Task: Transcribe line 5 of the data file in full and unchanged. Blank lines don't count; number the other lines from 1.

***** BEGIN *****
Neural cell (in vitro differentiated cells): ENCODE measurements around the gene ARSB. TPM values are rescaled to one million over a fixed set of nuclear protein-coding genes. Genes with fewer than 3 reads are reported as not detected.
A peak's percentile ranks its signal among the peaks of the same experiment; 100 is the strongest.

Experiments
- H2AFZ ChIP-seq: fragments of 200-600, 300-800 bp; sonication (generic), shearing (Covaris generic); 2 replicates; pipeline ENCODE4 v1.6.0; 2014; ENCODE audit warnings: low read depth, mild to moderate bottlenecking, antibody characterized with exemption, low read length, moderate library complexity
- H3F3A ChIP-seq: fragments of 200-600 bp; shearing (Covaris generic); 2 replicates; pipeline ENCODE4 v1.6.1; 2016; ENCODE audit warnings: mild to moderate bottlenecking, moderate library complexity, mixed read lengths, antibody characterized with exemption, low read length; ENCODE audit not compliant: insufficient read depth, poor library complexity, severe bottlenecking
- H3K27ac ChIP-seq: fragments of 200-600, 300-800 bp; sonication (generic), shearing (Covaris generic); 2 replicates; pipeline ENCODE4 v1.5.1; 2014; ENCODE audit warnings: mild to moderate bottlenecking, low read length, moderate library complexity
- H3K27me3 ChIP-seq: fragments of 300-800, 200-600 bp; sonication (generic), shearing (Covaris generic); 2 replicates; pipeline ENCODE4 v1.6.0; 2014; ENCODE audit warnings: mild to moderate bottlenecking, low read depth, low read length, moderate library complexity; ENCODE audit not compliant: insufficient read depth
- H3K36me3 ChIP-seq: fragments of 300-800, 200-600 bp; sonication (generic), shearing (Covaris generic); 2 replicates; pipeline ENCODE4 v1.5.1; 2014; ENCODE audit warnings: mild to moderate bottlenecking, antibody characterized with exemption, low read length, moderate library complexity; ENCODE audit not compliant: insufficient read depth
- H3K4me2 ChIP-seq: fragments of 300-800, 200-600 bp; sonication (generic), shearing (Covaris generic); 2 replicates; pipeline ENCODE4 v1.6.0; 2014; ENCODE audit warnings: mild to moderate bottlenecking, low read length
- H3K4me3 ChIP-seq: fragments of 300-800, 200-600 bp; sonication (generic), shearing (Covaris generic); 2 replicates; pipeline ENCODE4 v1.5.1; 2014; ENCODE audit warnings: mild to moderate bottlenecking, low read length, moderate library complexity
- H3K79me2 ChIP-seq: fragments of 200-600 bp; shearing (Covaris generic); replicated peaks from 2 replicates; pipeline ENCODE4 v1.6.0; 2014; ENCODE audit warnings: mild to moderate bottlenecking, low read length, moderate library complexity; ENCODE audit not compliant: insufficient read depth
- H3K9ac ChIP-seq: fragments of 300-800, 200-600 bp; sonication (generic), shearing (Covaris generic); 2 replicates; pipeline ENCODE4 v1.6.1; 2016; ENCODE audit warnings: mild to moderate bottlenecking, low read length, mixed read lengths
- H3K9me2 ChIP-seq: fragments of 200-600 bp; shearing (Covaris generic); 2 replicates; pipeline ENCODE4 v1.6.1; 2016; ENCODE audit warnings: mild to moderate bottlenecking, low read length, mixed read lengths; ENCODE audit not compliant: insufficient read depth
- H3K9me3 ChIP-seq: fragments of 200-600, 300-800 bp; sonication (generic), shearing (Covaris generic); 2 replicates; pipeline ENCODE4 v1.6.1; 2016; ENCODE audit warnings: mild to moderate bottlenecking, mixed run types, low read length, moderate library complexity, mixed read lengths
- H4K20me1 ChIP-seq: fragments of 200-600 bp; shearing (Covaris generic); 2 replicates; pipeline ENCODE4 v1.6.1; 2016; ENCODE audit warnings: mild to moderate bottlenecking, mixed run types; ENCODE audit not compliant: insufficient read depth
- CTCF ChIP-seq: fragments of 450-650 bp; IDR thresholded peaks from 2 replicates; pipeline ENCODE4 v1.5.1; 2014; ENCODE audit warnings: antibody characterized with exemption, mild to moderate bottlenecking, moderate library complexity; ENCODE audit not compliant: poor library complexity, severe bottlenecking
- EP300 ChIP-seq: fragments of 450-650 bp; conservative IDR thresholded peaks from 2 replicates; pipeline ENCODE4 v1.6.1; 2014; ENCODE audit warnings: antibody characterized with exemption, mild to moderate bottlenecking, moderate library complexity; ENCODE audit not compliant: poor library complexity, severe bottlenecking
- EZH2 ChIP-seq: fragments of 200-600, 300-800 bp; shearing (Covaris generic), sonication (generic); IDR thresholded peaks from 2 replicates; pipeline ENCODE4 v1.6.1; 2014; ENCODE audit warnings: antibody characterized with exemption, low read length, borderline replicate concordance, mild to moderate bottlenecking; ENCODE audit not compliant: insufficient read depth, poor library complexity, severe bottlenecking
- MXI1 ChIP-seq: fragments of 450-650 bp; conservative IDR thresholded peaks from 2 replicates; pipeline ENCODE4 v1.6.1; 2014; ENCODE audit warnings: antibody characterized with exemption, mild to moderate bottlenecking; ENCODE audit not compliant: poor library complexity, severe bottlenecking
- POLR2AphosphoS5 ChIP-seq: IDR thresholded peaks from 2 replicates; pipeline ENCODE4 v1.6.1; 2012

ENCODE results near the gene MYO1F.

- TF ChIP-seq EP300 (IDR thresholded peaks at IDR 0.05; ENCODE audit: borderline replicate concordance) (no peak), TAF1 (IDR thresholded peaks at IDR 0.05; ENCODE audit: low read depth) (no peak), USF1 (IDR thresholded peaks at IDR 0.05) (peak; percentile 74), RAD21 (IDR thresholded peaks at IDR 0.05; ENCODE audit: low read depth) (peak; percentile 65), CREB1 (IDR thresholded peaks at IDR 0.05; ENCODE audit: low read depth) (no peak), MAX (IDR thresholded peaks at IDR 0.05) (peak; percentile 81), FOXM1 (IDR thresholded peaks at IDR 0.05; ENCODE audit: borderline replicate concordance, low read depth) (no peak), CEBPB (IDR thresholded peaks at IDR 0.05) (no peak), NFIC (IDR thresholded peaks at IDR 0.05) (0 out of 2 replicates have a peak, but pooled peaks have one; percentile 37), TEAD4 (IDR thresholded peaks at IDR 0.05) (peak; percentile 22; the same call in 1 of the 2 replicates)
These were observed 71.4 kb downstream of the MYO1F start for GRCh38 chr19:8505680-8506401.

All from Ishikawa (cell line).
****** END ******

- H3F3A ChIP-seq: fragments of 200-600 bp; shearing (Covaris generic); 2 replicates; pipeline ENCODE4 v1.6.1; 2016; ENCODE audit warnings: mild to moderate bottlenecking, moderate library complexity, mixed read lengths, antibody characterized with exemption, low read length; ENCODE audit not compliant: insufficient read depth, poor library complexity, severe bottlenecking